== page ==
... Personal BJW refers to the belief that one's own life is just, whereas general BJW reflects the belief that the world is a just place broadly (Dalbert, 1999). Personal BJW has been more strongly associated with adaptive outcomes than general BJW (for recent reviews see Bartholomaeus & Strelan, 2019;Dalbert & Donat, 2015). The personal BJW's protector characteristic for well-being has been documented in many different samples and circumstances, for example, victims of disasters (Otto et al., 2006) or other injustices (e.g., Dzuka & Dalbert, 2007), employed (Nudelman et al., 2016) or unemployed samples (Otto et al., 2009), school students (e.g., Correia & Dalbert, 2007), university students (e.g., Münscher et al., 2020), and elderly samples (e.g., Dzuka & Dalbert, 2006). ...
... A strong BJW also enables individuals to trust that they will not fall victim to an unfortunate life event. Thus, they perceive lower levels of risk (Dalbert, 2001;Dalbert & Donat, 2015). Lambert et al. (1999) were the first to examine the hypothesis that individuals with a strong BJW perceive lower levels of risk than individuals with a lower BJW. ...
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The purpose of this study was to understand the complex relationships between belief in a just world (BJW), perceived control, perceived risk to self and others, and hopelessness among a globally diverse sample during the early stages of the COVID-19 pandemic. The just-world hypothesis suggests that people need to believe in a just world in which they get what they deserve and deserve what they get. Studies have shown that believing in a just world has an adaptive function for individuals. Samples from six countries completed an online questionnaire. A total of 1,250 people participated (934 female) and ages ranged from 16 to 84 years old (M = 36.3, SD = 15.5). The results showed that, when controlling for gender, age, country of residence, and being in a risk group for COVID-19 (e.g., smoker, old age, chronic disease etc.), a stronger personal and general BJW and higher perceived control over the COVID-19 pandemic predicted lower levels of hopelessness. How at-risk participants perceived themselves to be for COVID-19 positively predicted hopelessness, but how risky participants perceived the disease to be for others negatively predicted hopelessness. This study highlights how the distinction between self and others influences hopelessness and how BJW, especially personal BJW, can serve as a psychological resource during times of historic uncertainty. Supplementary information: The online version contains supplementary material available at 10.1007/s12144-022-03172-1.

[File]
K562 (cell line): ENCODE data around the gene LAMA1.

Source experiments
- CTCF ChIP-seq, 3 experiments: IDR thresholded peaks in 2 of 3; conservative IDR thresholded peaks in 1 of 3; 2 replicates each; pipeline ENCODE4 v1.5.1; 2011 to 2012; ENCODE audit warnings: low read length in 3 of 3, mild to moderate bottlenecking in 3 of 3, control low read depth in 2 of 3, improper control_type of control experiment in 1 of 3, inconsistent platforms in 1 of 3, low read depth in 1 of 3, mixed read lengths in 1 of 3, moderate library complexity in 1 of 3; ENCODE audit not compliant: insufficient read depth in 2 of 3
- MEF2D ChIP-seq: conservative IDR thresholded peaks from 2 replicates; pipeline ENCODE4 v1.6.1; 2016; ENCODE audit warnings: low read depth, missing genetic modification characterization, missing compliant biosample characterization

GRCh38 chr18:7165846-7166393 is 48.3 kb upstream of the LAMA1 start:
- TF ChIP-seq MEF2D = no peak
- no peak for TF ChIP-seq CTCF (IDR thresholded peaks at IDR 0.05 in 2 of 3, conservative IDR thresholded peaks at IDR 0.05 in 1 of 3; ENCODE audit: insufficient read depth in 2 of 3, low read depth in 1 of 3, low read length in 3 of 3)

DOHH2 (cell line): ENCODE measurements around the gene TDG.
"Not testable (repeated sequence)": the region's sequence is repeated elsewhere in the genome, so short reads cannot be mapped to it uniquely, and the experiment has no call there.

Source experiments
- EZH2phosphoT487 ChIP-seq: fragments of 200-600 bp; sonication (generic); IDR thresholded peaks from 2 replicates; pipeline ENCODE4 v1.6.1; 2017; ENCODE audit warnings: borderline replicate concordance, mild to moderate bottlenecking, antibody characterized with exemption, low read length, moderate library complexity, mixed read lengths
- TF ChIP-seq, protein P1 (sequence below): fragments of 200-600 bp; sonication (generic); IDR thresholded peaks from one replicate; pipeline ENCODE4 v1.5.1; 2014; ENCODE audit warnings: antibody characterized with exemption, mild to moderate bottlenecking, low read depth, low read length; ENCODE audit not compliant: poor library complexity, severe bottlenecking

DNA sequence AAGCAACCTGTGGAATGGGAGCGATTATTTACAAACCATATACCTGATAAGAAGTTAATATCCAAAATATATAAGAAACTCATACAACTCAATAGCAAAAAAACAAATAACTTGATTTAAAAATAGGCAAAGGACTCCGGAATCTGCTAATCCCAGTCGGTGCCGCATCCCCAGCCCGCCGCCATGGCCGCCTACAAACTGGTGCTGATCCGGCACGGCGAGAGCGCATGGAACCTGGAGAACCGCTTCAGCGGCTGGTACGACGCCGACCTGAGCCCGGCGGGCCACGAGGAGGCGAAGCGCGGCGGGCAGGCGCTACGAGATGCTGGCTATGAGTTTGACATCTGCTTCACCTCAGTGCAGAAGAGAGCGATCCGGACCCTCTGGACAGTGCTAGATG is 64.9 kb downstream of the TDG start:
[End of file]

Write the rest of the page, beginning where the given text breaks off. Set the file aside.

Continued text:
... The establishment of friendship can shape the values and behaviors of teenagers (Brechwald & Prinstein, 2011; Yuehua Zhu served as the co-first author. Dalbert & Donat, 2015;Laible et al., 2000;Ojanen et al., 2013), strengthen the cooperation, sharing and trust among peers (Gollwitzer & Prooijen, 2016), increase the ability of teenagers to adapt to society (Rueger et al., 2016;Yang et al., 2016), and reduce social anxiety (Cavanaugh & Buehler, 2016;Rubin et al., 2010;Zalk & Zalk, 2015) and the incidence of depression (Cole et al., 2016). In the process of communication, individuals have more opportunities for emotional expression and regulation, and so adolescents experience support and understanding (Rubin et al., 2009;Yang et al., 2016); in addition, friendship can alleviate the impact of negative experiences on adolescents' social adaptation outcomes (Rueger et al., 2016). ...
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A number of studies have examined the association between parent‒child conflict and the friendship quality of students, while few studies have investigated whether factors such as psychological resilience can protect against these conditions among this population. A total of 662 Chinese adolescents completed a survey assessing parent‒child conflict, friendship quality and resilience based on the conflict dimension of the Family Environment Scale, the Friendship Quality Questionnaire, and the Chinese version of the Connor-Davidson Resilience Scale. The results showed that the total friendship quality score of adolescents was above average and that girls had higher friendship quality than boys. The moderately above average resilience of Chinese adolescents was also shown in the study, and there were no significant differences in terms of gender. There was a negative association between parent‒child conflict and adolescents’ friendship quality. Individuals’ resilience exhibited a strong association with their friendship quality. In addition, resilience played a fully mediating role between parent‒child conflict and friendship quality. These results suggest that interventions intended to bolster psychological resilience may help reduce the severity of parent‒child conflict among adolescents.